It's no secret - I work at home. I've been doing this for 6 years.
I'm not a millionaire, but I'm not broke either. I do okay enough to pay my bills, pay my mortgage and not have to go to an office every day. I'll admit I'm always looking for ways to increase my income - after all, more money is always a good thing when it comes to paying bills ;)
As part of my work-at-home writing business I get to post on forums - some are paid, some I visit because they're great. I meet a lot of other writers on those forums and the biggest question I see on any of them is this:
"Where do I find a Work-At-Home opportunity so I can quit my job today?"
These questions tell me that writer will fall for a few scams, pay a lot of money for work at home “systems" or packages, then give up and get a menial job somewhere else.
You see, they've got their thinking all wrong. A work at home business doesn't come in a package or a book. No one else can set it up for you and get it running successfully.
It's a business. It's YOUR business.
This means YOU choose which customers you want, what products you want to sell, how you want to run your office, when to bill your clients and so on.
Beginning a work at home business is easy and in some cases free and yet so many people keep doing useless Google searches trying to find one that's already set for them.
I'm going to list down exactly how I got my own business up and running - and how I've kept it growing for 6 years - and I'll make some suggestions about how you can do it too.
Here's some tips for setting up your own work at home business for free:
1. - Figure out what you like to do.
I love writing. I have loved to write ever since I was a child. Before my business took off I was still working in a terrible job at a bank. I hated it. I would come home every evening and look at ways I could get paid to write. I planned what I was going to do. Then I followed that plan.
2. - Find real people who are already doing what you like to do
(hint: forums are good for this. . . . )
I went and found people who really were doing what they say they're doing. I didn't buy ebooks or systems or courses. I just spoke to other successful freelancers and learned how they found clients. I learned how they found markets. I learned how they ran their businesses.
Some of the ideas were great. Some I didn't like. It's my business, so I chose the bits I liked and worked around those.
3. - Begin working part-time on that thing you like to do.
After work and on weekends I wrote little ‘fillers’ for magazines and posted them off. I submitted articles to magazines. I wrote short fiction stories. I learned as much as I could about improving my writing. I wrote on a notepad on the train to work.
When I got tired or bored, I'd write something else. I kept reminding myself that I was building a business. I did NOT quit my job at that point. I kept building my client-base and my writing income.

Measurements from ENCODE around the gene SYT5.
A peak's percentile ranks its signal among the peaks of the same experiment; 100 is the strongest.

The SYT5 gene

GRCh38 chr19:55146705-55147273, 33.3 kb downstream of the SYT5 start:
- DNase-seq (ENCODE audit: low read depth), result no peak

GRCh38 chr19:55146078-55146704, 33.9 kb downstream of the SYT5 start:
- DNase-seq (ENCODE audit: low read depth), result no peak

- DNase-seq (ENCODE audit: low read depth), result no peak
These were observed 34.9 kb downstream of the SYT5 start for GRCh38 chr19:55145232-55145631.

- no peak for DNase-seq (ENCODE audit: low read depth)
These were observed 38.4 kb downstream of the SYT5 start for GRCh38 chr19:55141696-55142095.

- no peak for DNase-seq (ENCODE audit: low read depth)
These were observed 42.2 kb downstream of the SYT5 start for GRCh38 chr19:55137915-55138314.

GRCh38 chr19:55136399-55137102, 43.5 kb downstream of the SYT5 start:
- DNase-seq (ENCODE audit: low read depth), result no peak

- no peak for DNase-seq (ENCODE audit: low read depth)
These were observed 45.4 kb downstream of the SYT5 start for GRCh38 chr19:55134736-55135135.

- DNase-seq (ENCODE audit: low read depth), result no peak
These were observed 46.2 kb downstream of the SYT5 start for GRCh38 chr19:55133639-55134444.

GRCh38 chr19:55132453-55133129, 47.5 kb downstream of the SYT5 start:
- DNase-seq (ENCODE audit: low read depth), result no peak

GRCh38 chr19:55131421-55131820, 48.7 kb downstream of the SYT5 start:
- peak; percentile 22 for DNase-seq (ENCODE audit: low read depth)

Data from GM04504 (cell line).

Tip: Turn off the TV and stop surfing the net. If you want to build a business, then invest your time wisely.
4. - Don't spend any of that part-time income!
This is important. If you're already working in a ‘day-job', then don't spend your business income. Yet. You'll need to save it for a while because when you do leave your day-job, you'll need that extra money to keep you going while you're building more income.
When your part-time income reaches enough to cover most of your bills and expenses - THEN it's time to consider giving up the day job so you can work on your business more, which should increase your income again.
5. - Keep searching for ways to increase your business income
No business on the planet makes money from one single activity. All businesses have different products, different options, different packages - choices for customers - and these different things mean that they increase their chance of selling something to someone somewhere.
Writing is the same. NEVER rely on one single type of income. If something happens to that one main income, your business will die.
6. - Create Income Avenues
When most people set up a freelance writing business, they begin writing articles and trying to sell them. This is your main ‘Income Avenue’.
To keep your business alive (and to stop you getting bored) you need to create more than one Income Avenue. It's up to you what avenues you choose - you might choose blogging or paid-forum-posting or affiliate sales or whatever. It's YOUR business. Choose what suits you.
7. - Promote
If people don't know about your business and your services, then they can't find you. You need to promote yourself and your business. You need to let people know who you are and what you do.
8. - Work At Home
Once you have a stream of assignments, clients and ways to bring income into the household, you can really say you're working from home. The only way to STAY working at home is to keep bringing in that income. Keep finding new clients and new income avenues. Keep working.
Don't goof off and watch TV. Don't sleep til 10am. Don't play video games. Work. You wanted to work from home - so work.
When your work is done - then you can goof off however you choose.
So. . . if you want to start a home-based business, it can be done. Start a free blog. Get some income into your business. Build it.
But don't fall for those “Easy Way. . . " systems or ready-made opportunities. They won't buy you a business that will keep you going. Only you can do that.
Bianca Raven is a freelance writer from Melbourne, Australia. She's sold articles and stories all over the world both in print and online and has been freelancing for over 6 years. Visit her blog for more details http://ravens-writing.blogspot.com